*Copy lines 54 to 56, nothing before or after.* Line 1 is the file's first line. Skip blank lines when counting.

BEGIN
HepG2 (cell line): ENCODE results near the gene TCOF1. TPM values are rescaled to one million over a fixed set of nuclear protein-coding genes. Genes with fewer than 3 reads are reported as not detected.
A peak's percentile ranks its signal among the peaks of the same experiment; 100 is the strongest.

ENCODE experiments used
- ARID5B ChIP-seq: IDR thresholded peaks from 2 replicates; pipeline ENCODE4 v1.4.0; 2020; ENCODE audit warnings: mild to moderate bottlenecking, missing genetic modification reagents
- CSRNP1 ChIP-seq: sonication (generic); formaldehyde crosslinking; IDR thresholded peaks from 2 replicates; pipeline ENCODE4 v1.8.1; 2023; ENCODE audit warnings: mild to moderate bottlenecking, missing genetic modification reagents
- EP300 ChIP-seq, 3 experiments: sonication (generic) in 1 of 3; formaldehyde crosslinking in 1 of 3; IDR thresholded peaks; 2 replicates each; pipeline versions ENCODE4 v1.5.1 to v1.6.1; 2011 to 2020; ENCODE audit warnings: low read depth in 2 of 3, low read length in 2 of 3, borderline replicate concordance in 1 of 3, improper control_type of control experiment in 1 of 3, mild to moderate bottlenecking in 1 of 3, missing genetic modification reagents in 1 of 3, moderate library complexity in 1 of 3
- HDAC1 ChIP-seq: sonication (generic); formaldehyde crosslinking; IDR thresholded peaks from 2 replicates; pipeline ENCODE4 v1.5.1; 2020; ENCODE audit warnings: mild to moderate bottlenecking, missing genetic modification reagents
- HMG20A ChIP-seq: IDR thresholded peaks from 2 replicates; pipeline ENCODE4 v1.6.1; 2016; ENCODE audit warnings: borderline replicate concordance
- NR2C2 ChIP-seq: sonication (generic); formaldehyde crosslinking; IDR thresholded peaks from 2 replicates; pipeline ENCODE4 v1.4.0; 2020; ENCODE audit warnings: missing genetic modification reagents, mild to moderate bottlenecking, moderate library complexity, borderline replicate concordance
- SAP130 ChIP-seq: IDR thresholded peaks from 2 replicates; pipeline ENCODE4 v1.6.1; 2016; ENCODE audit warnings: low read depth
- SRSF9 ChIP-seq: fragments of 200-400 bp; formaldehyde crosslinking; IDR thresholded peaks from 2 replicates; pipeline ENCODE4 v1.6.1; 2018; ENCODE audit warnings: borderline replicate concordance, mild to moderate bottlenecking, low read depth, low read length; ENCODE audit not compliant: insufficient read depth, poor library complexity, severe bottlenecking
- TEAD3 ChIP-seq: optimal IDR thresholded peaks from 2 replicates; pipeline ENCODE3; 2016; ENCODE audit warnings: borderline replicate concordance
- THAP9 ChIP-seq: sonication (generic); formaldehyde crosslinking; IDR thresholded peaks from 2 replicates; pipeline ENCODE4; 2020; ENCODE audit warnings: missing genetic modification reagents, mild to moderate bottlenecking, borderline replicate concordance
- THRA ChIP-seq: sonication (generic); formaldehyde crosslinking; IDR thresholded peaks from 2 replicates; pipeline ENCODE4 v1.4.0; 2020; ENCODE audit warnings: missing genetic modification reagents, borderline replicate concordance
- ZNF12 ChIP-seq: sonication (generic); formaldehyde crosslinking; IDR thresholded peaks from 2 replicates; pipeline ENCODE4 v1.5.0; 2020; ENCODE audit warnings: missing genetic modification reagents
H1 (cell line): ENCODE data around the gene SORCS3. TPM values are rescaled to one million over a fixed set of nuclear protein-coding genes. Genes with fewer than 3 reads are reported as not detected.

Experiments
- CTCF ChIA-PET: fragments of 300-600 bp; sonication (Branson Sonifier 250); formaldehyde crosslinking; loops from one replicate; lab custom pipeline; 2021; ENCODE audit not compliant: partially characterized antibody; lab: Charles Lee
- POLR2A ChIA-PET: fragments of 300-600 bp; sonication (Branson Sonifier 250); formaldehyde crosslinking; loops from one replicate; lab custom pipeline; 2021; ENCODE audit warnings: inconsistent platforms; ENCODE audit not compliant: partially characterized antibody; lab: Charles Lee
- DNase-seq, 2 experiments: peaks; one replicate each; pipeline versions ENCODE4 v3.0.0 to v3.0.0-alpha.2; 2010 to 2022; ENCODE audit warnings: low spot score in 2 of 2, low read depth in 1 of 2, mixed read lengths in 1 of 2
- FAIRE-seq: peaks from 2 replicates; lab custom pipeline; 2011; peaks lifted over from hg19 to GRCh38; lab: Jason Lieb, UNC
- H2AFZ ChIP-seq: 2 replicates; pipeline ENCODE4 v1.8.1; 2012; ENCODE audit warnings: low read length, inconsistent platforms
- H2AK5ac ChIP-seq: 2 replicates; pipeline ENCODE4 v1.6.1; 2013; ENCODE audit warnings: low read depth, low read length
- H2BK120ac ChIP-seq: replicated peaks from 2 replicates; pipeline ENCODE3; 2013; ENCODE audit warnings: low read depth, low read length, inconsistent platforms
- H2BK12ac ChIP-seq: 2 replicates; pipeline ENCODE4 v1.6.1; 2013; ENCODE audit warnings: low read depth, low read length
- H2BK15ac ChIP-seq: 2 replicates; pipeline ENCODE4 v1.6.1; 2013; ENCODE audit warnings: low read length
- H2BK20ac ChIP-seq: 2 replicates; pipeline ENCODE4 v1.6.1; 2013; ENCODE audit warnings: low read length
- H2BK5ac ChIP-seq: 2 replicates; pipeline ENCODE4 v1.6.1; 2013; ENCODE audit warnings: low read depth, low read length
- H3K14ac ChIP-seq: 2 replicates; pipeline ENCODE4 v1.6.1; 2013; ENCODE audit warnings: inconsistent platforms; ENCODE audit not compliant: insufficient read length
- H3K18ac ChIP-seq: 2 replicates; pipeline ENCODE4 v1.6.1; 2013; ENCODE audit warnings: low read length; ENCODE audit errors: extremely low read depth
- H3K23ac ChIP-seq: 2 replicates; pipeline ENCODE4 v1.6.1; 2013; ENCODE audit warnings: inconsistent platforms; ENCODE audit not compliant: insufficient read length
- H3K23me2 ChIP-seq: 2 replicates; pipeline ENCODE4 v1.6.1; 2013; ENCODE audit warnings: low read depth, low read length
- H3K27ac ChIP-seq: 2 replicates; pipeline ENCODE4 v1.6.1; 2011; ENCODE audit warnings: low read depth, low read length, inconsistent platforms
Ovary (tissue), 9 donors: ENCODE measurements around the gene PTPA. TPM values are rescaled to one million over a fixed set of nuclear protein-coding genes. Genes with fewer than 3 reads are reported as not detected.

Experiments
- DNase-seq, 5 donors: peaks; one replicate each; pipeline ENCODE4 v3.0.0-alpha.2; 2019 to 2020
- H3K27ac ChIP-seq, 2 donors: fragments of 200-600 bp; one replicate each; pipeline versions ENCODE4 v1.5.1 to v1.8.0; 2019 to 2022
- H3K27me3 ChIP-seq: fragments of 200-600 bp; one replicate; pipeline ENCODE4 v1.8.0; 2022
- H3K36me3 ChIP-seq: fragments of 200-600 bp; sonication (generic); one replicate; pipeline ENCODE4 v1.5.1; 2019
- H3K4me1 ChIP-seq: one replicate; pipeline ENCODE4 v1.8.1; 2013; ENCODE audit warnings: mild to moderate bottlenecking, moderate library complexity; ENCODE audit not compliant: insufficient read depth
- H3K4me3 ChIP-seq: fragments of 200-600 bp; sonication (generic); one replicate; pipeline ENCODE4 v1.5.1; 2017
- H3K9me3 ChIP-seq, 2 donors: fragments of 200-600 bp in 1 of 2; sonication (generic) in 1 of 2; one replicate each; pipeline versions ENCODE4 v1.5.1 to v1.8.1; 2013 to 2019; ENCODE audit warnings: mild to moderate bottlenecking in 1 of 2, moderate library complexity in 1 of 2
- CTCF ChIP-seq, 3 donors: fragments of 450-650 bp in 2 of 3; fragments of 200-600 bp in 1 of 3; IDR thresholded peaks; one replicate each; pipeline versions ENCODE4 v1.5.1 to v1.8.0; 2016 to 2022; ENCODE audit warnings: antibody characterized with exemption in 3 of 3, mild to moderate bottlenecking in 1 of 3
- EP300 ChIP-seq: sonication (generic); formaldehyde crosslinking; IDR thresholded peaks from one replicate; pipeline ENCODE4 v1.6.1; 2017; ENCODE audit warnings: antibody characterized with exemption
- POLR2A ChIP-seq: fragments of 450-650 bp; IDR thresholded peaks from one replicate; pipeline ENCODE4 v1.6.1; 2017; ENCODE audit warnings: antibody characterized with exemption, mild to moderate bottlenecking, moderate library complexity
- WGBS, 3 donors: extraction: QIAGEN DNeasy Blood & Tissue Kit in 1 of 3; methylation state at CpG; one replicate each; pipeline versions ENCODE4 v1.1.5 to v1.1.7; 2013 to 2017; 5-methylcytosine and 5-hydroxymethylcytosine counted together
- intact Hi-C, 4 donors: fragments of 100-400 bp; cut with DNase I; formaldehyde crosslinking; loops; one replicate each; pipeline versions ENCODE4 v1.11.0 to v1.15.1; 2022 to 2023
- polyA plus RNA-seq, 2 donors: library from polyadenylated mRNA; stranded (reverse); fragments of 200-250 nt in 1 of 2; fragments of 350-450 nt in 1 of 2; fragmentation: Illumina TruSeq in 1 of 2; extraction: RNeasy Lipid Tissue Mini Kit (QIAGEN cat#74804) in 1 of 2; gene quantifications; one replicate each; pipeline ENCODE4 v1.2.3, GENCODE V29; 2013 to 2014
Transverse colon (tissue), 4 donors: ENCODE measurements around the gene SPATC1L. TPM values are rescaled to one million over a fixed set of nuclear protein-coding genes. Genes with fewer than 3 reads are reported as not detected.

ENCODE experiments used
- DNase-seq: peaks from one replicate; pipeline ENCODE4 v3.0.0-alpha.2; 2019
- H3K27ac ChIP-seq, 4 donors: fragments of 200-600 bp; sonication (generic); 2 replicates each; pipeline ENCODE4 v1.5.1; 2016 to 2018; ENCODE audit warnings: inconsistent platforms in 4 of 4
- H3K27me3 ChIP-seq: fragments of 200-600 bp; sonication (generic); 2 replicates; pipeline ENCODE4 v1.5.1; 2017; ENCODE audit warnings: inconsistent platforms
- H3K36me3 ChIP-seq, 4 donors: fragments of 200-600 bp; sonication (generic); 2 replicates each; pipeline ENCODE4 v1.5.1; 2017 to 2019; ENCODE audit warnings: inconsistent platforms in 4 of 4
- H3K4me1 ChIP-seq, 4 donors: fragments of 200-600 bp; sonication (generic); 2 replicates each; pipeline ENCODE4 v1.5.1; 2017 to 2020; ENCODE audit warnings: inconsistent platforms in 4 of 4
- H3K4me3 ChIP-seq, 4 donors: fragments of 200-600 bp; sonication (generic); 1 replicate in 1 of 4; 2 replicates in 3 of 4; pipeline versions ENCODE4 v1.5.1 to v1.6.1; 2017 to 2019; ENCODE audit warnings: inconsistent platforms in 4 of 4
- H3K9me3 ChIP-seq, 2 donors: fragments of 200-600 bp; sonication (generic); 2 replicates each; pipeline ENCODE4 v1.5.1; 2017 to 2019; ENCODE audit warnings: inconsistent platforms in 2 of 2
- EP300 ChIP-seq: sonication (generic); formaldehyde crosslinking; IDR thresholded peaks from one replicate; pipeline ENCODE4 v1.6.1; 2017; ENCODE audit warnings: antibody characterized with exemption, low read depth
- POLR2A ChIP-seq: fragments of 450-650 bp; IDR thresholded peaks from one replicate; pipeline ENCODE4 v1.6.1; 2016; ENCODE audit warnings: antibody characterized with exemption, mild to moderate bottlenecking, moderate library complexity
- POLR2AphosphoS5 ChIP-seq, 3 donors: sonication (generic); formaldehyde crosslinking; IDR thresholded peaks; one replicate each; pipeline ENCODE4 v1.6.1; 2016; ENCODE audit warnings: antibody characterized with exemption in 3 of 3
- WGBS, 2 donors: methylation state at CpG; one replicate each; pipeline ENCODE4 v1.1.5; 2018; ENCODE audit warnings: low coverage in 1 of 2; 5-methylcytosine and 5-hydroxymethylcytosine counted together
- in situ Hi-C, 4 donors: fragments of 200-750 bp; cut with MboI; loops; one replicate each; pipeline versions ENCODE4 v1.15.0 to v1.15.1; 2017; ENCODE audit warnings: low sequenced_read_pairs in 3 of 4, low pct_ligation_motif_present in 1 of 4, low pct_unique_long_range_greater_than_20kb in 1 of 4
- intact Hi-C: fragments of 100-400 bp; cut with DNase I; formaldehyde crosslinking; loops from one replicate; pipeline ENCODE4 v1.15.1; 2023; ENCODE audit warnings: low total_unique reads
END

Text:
- H3K36me3 ChIP-seq, 4 donors: fragments of 200-600 bp; sonication (generic); 2 replicates each; pipeline ENCODE4 v1.5.1; 2017 to 2019; ENCODE audit warnings: inconsistent platforms in 4 of 4
- H3K4me1 ChIP-seq, 4 donors: fragments of 200-600 bp; sonication (generic); 2 replicates each; pipeline ENCODE4 v1.5.1; 2017 to 2020; ENCODE audit warnings: inconsistent platforms in 4 of 4
- H3K4me3 ChIP-seq, 4 donors: fragments of 200-600 bp; sonication (generic); 1 replicate in 1 of 4; 2 replicates in 3 of 4; pipeline versions ENCODE4 v1.5.1 to v1.6.1; 2017 to 2019; ENCODE audit warnings: inconsistent platforms in 4 of 4